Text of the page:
TAA Man-made Assets Natural Assets
Opening b_(b__ 6431.5931 b_(b__
Closed b_(b__ b_(b_b_(b_(b__
Change 4.43% 14.23% 4.31%

There are three factors which results in natural assets increased at the end of 1992. First one is the high re-evaluation of natural assets which caused by the price (increasing) change of some relative products, e.g. high re-evaluation of forest assets which caused by increase of log price (product of forest resources), sub-soil resources (coal, oil and natural gas) price etc.. Second is the transfer from non-economy natural assets to economy natural assets, e.g. sub-soil resources coal, oil and natural gas as we mentioned above. The third one is the increase of cultivated natural assets (mainly refers to produced natural assets), e.g. forest asset come from tree planting.

For subsoil assets (coal, oil, natural gas), it's increment was RMBoror subsoil
aBillionillion_oil assets (RMBMBMB_ion_oil aBillionillion_oil assets
(coal, oil, nat RMBRMRMB_on_oil aBillionillion_oil transfers from
non-economy natural assets to economy natural assetsl new increment proven
reserveew(17.08%)17The increment of coal, oil and natural resource were
RMBhehe increm BillionBiRMBMBMB_lion_men
BillionBiRMBMBMB_lion Billion Billion _
entBiBillion _11.42%1.75.3% and 71.55% come from transfers
from non-economy natural assets to economy natural assets asee
table 5-8-8

Table 5-8 Natural Assets Iecreased
atunitniRMBMBBillionil
Sub-soil Coal Oil Natural gas
NAI b_(b__ b_(b__ b_(b__ b_(b_
RV b_(b__0b_(b__ b_(b__b_(b%)
125.9140894(24.7%) 71.126028(28.45%)
TNA 1436.846338(17.08%) 874.215594(11.42%)
383.7727721(75.3%) 178.857972(71.55%)
(where NAD, RV, TNV are total amount of Natural Assets Increased,
the amount result from re-evaluation, the amount results from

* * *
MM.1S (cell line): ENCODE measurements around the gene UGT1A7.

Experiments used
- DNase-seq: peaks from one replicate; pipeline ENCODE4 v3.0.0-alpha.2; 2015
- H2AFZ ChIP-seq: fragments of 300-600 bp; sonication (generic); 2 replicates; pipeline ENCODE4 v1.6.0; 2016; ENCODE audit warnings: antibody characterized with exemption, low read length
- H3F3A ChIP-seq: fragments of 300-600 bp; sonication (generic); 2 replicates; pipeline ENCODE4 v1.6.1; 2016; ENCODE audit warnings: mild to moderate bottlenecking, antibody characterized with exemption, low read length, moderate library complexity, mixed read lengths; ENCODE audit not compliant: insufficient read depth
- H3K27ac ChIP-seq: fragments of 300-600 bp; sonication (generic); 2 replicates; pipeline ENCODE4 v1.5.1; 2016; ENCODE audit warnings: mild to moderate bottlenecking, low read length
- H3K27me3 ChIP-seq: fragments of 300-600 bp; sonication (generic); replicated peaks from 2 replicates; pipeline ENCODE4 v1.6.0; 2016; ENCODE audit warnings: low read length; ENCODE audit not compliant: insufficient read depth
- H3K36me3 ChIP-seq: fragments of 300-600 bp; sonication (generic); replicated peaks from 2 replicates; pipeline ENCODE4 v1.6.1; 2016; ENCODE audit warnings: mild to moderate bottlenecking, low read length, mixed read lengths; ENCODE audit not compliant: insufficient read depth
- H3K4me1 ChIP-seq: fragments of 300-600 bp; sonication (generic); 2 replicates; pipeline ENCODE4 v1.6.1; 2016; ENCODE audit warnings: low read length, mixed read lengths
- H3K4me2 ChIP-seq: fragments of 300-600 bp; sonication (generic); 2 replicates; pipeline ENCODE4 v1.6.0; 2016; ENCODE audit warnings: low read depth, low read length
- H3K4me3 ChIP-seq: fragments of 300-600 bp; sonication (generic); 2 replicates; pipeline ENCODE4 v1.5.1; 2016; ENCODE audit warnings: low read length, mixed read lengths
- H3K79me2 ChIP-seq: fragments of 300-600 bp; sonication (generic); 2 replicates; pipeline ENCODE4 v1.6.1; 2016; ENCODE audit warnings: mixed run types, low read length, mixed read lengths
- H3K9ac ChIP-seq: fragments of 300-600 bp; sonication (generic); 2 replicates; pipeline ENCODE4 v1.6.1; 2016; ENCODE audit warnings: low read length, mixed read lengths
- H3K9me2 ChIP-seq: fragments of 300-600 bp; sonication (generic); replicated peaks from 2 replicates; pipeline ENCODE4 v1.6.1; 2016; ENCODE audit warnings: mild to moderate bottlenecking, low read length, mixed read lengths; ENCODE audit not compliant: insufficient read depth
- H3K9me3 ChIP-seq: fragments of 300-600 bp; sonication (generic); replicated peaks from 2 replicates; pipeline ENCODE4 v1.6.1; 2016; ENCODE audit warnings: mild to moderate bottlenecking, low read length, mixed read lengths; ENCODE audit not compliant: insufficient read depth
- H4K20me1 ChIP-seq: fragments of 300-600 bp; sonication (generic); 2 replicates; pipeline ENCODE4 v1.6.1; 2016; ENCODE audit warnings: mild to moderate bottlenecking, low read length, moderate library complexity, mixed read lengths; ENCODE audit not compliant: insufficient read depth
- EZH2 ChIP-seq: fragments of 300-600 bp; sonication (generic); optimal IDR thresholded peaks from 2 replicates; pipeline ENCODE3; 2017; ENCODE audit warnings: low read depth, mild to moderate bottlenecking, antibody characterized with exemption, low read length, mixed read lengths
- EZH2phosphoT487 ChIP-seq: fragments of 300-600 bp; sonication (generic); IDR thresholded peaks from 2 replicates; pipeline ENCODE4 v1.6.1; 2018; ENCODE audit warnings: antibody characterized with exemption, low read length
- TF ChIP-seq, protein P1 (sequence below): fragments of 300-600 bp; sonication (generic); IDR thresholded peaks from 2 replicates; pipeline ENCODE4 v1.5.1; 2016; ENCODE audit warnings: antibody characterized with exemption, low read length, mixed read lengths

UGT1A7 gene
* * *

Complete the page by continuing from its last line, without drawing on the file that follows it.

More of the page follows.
transfers of natural assets, respectively)
There are two factors which results in natural assets decreased at the end of 1992. First one is the depletion/degradation of natural assets caused by economy activities. Second is natural assets destroyed by non-economy factors (earthquake, fire, flood, war etc.).

For grass (range land) and cultivated land, the decrement are
RMBar4.261812112 Billion and RMB.220.92971703 Billion, in which
RMB0.0.018869 Billion (0.44%) and RMB.0.04629568501 Billion
(2.21%)are come from economy activities respectively
62RMBMBMB_568MB_56 Billion (99.56%) and RMBBiBillion
(99 Billion (97.79%)are come from economy activities respectively.
(see table 4-9).

Table 5-9 Natural Assets Decreased
unitniRMBMBBillionil
Grass (Range Land) Cultivated
NAD 4.261812112 20.92971703
ED 0.018869 (0.44%) 0.4629568501 (2.21%)
NED 4.242943112 (99.56%) 20.46676018 (97.79%)
(where NAD, ED, NED are total amount of Natural Assets Decreased,

the amount result from economy factors, the amount result from economy factors, respectively)

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12. Pearce, D.W. and A. Markandya, 1989. Marginal Opportunity Cost as a Planning Concept in Natural Resource Management. In: Environmental Management and Economic Development (Schramm, G, and Warford, J.J., (Ed.)),Johns Hopkins University Press, Maryland.

13. State Statistical Bureau of China (1993), Statistics Year Book of China (1992). Chinese Statistics Press. Beijing. (in Chinese)

14. State Statistical Bureau of China (1996). Chinese Input-output Table (1992Value). Chinese Statistics Press. Beijing. (in Chinese)